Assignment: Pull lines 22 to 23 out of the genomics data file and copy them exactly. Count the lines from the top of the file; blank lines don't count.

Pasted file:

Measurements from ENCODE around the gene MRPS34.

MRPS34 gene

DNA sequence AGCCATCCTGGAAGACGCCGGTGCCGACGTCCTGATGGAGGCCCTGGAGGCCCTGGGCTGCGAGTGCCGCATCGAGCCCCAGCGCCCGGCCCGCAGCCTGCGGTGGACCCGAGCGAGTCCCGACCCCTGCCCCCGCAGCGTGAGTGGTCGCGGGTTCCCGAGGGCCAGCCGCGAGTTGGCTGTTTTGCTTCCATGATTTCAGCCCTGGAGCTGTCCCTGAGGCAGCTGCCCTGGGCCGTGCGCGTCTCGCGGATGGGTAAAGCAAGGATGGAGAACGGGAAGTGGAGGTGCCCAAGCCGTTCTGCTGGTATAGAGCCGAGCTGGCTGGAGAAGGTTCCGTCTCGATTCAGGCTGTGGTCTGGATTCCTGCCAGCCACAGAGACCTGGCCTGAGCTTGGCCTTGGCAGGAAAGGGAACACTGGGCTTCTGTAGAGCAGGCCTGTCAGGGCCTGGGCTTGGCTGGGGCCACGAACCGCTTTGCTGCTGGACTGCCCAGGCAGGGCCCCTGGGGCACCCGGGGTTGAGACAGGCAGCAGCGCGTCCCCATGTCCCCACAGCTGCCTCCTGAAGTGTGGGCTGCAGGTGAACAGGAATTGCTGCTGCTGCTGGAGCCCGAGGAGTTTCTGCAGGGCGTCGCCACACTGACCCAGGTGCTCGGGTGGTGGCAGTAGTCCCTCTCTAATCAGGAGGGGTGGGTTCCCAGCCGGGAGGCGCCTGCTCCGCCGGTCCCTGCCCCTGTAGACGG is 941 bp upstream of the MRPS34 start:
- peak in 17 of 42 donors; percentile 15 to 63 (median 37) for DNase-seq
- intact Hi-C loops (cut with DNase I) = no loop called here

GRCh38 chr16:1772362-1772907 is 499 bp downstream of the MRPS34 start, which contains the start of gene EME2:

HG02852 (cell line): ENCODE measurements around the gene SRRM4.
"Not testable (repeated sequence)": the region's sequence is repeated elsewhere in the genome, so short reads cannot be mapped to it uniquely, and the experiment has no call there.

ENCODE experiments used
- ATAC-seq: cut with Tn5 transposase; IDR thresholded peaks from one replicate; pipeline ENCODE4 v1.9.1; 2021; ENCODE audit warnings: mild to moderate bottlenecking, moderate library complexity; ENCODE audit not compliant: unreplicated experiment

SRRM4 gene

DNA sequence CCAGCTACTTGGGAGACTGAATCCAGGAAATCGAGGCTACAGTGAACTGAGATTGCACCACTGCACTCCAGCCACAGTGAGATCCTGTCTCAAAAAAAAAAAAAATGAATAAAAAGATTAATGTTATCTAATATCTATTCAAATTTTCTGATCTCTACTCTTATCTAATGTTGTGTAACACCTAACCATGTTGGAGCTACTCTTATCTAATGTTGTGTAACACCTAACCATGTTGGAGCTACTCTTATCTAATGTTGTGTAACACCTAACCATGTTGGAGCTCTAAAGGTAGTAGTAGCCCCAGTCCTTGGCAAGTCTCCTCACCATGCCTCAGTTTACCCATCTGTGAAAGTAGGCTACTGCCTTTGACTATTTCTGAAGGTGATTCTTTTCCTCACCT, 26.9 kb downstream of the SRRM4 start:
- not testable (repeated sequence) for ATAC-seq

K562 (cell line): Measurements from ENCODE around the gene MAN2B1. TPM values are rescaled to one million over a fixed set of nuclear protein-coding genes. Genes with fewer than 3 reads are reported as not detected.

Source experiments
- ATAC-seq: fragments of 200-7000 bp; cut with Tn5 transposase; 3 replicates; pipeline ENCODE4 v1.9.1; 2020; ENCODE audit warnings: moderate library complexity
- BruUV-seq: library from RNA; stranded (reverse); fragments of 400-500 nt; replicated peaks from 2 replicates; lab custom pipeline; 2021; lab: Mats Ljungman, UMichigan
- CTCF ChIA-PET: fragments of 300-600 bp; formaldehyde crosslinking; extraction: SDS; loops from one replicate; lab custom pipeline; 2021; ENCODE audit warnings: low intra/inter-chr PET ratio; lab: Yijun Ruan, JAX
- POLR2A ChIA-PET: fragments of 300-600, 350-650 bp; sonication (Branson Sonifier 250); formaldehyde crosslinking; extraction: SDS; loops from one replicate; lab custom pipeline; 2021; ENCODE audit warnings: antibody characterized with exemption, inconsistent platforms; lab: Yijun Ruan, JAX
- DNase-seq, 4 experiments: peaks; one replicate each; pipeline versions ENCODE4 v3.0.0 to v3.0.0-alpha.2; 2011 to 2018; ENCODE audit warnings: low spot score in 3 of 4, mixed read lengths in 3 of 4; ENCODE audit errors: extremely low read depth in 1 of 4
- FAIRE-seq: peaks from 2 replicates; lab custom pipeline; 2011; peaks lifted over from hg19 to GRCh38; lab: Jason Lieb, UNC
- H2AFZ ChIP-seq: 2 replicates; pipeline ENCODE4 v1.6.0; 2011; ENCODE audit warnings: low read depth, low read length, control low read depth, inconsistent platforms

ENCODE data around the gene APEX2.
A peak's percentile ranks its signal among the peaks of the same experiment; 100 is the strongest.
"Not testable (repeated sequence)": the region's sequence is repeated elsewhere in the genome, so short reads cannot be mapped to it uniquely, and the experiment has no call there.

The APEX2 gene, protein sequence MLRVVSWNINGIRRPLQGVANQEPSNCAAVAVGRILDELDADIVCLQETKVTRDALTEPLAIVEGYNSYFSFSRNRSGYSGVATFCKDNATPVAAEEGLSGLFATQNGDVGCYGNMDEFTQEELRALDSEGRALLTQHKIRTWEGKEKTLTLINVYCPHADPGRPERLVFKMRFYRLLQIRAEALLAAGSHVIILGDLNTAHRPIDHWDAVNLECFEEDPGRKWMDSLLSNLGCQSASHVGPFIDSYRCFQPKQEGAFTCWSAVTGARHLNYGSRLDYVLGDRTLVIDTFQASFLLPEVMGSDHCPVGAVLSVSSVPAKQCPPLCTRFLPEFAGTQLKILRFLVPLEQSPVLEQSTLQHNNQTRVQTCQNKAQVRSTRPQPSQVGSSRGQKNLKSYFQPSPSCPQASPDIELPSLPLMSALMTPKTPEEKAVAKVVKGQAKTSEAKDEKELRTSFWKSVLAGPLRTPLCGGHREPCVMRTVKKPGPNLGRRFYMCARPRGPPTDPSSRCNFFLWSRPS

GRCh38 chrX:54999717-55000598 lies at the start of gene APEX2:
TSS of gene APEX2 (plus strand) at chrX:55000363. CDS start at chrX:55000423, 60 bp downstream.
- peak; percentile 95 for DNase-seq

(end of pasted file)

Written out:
- H2AFZ ChIP-seq: 2 replicates; pipeline ENCODE4 v1.6.0; 2011; ENCODE audit warnings: low read depth, low read length, control low read depth, inconsistent platforms

ENCODE data around the gene APEX2.